Screening fears blamed as cervical cancer rates among young women soar

A steep rise in rates of cervical cancer among young women is largely down to fears over screening tests, experts are warning.

Cervical cancer rates have risen steeply in recent years. Picture: Jonathan Wood/Getty Images

Cancer Research UK said new figures show a decade-long lack of progress in tackling the disease, with worryingly low numbers of women attending screening. While the death of TV star Jade Goody in 2009 boosted the numbers of young women seeking screening, that effect has now long worn off, the charity said.

The latest figures show that 3,192 women on average are diagnosed with cervical cancer each year, with most of these in younger age groups. This includes around 400 cases in the past year among women aged 25 to 29.

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When it comes to rates, there were 12 cases per 100,000 women aged 25 to 29 in 2004-6, rising to 18.5 cases per 100,000 in 2015-17 – a 54 per cent increase.

In the long run, experts believe the combined effect of better screening and the success of the human papillomavirus (HPV) jab given to schoolchildren, which protects against cervical cancer, will lead to the disease being virtually eliminated. But in the meantime there is concern about dropping screening rates, with surveys showing that young women feel embarrassed or worry the tests will hurt. Figures published by Public Health England (PHE) earlier this month show just 70 per cent of women aged 25 to 49 were adequately screened in the past three years – way below the”acceptable” target of 80 per cent. For women aged 50 and over, 76 per cent were screened.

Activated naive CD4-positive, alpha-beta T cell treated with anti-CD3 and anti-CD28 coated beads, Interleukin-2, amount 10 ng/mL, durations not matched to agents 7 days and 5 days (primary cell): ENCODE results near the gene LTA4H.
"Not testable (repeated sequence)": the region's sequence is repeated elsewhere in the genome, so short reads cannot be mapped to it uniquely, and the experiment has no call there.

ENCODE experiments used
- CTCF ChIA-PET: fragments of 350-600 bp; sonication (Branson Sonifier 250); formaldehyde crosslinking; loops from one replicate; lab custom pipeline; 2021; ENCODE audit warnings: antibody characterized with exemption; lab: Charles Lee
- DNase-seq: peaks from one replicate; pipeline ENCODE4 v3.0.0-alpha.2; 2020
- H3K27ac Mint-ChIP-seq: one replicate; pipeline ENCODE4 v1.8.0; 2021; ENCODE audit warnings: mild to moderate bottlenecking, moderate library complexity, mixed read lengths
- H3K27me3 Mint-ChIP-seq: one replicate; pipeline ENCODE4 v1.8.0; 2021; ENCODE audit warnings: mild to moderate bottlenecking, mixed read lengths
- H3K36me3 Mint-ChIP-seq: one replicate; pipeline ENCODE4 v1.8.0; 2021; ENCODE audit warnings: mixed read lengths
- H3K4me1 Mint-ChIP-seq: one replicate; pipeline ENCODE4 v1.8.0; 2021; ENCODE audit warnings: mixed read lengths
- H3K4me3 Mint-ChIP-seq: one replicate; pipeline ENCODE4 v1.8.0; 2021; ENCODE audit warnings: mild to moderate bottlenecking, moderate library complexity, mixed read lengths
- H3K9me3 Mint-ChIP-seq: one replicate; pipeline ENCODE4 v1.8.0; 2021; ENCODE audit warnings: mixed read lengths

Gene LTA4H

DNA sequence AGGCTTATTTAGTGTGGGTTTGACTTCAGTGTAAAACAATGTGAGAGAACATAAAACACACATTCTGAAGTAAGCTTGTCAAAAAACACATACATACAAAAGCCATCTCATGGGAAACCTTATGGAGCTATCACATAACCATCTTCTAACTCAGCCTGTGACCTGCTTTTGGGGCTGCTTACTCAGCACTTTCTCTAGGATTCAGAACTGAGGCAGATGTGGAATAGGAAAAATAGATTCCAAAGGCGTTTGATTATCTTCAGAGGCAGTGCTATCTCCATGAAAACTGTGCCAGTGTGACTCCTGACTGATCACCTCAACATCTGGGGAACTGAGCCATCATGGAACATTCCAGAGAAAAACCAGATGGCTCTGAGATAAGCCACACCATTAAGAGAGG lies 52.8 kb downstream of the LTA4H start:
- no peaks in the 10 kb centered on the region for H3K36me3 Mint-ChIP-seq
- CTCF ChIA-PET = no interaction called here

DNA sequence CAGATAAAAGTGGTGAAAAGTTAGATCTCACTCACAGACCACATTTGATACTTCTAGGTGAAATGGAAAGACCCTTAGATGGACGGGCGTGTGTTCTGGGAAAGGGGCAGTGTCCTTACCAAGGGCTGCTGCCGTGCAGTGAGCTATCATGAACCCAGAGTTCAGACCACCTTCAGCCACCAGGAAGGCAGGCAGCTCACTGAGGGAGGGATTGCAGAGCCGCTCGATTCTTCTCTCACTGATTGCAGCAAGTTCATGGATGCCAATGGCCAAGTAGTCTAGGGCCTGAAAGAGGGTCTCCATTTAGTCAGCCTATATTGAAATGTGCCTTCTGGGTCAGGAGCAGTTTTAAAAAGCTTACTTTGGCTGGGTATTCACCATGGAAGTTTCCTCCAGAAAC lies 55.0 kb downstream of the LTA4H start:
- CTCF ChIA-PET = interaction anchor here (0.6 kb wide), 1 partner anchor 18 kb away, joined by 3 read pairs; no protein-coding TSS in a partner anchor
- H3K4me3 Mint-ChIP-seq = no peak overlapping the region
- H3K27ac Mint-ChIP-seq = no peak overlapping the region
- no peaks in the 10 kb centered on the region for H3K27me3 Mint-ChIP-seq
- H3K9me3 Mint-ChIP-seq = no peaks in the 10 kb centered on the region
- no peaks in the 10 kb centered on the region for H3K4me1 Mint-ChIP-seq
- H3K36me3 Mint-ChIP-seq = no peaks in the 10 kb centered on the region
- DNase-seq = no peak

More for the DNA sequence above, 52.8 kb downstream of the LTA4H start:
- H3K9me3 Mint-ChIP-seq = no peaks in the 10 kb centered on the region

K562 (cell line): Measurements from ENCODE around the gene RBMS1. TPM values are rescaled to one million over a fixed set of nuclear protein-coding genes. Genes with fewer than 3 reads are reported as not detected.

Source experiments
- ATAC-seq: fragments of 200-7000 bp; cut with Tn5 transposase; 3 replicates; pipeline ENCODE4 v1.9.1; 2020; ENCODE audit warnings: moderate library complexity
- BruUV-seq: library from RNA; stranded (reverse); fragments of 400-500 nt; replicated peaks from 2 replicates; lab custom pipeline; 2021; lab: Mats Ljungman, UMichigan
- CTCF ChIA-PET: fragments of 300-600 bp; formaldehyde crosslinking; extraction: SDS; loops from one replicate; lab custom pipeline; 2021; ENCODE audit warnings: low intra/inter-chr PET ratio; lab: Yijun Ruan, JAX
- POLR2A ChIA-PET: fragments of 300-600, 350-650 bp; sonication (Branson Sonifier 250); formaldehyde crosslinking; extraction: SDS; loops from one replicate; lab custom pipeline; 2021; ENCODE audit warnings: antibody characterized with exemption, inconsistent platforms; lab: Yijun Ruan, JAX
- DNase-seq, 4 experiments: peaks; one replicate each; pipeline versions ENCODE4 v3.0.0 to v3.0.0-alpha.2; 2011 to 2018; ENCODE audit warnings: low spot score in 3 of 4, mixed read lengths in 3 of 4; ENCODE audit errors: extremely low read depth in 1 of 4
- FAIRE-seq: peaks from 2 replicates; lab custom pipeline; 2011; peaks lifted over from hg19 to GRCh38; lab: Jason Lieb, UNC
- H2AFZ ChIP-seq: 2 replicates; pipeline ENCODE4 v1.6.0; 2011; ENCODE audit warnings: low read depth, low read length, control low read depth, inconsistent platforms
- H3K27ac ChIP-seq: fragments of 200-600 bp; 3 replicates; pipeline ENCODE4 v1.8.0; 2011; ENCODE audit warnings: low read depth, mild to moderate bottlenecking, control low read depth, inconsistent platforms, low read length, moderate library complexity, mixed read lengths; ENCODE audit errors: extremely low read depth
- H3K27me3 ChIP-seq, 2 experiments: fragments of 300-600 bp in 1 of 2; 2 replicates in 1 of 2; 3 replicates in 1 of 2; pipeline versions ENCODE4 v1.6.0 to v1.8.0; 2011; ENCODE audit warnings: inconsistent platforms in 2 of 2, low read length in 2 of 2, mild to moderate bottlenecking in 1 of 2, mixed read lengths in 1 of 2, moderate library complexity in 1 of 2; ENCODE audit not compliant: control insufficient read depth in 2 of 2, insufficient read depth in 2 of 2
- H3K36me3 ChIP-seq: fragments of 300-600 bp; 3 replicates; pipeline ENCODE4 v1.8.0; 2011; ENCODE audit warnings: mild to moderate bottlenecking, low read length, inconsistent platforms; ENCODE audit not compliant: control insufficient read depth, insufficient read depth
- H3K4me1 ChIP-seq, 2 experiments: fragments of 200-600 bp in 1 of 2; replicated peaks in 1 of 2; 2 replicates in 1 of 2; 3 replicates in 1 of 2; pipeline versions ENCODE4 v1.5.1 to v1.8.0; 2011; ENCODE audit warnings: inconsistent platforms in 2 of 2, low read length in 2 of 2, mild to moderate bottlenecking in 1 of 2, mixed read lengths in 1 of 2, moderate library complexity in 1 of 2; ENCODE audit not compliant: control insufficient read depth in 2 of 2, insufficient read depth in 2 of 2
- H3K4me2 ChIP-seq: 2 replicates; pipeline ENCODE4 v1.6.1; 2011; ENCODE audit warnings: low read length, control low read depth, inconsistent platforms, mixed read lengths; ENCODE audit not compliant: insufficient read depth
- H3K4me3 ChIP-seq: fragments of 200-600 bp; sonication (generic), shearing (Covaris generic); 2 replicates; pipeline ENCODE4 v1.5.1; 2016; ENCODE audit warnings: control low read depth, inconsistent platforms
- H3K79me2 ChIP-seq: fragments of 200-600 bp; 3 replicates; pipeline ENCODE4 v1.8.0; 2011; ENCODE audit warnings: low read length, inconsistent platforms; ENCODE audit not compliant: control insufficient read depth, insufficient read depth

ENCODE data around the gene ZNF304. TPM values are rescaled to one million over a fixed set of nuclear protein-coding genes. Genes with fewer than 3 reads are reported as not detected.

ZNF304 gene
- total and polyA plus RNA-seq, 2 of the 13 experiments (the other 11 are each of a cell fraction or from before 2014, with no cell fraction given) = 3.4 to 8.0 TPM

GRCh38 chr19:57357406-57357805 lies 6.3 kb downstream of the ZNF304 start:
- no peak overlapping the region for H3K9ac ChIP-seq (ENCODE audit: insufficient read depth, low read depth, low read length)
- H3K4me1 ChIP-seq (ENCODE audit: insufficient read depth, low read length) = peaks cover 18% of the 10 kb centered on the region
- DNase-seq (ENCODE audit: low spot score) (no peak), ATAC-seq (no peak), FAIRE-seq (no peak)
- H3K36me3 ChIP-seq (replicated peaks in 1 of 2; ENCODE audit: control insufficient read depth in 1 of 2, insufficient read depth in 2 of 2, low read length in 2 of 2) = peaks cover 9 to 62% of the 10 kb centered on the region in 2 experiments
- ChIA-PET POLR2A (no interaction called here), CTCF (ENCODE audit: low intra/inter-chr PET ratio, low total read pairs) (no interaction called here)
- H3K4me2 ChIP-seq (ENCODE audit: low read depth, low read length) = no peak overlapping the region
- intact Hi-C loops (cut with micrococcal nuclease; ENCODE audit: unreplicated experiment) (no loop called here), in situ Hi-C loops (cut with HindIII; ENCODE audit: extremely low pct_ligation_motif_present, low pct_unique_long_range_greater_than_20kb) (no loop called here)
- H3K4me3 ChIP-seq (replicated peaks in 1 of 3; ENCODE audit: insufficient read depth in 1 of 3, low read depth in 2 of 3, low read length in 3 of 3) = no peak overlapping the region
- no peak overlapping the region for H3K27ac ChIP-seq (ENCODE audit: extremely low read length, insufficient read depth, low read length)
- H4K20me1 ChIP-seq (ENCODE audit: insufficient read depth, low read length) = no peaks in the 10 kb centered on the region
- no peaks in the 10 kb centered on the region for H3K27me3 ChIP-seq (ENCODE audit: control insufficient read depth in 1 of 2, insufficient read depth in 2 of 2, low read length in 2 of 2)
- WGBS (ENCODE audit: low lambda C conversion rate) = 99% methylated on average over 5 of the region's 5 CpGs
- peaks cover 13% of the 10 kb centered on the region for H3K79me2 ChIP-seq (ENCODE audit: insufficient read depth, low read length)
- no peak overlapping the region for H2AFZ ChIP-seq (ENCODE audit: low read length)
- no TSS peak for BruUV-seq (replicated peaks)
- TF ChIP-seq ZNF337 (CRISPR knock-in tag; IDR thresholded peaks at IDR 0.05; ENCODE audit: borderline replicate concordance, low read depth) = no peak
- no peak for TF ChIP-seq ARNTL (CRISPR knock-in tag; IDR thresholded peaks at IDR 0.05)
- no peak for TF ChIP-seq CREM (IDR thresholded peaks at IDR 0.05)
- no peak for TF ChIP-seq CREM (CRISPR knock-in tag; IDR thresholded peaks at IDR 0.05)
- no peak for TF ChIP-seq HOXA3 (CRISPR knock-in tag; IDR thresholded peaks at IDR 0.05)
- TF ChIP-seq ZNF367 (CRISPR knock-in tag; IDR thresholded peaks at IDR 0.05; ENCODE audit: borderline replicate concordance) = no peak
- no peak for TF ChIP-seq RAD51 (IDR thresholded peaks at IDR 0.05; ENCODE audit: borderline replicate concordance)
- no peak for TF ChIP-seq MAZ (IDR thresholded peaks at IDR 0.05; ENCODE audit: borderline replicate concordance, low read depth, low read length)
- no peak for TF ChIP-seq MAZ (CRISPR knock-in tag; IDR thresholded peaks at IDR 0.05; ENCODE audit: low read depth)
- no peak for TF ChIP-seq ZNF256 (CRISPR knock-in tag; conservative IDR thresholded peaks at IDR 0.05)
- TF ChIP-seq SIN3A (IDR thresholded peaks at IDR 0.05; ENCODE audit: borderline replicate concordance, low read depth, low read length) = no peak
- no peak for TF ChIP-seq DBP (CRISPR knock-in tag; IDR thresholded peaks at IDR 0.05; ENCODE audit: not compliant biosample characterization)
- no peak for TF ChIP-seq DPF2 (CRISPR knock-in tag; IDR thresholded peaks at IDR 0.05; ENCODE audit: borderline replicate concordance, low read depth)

Cancer Research UK’s chief executive Michelle Mitchell said: “These figures show how research has protected thousands of people in the UK from cervical cancer, but they also highlight a worrying trend that shows progress is stalling and stagnating, which could undermine this success.

“Cervical cancer is one of the few cancers that can be prevented through screening and now the disease is far less common in the UK. But these life-saving programmes can’t help people they can’t reach, which is why it’s important for us to continue to raise awareness and carry out research into how screening could be improved for hard-to-reach groups.”

Cervical cancer is caused by the HPV virus. While highly effective, the HPV jab does not protect against all strains of HPV, so screening is offered alongside it.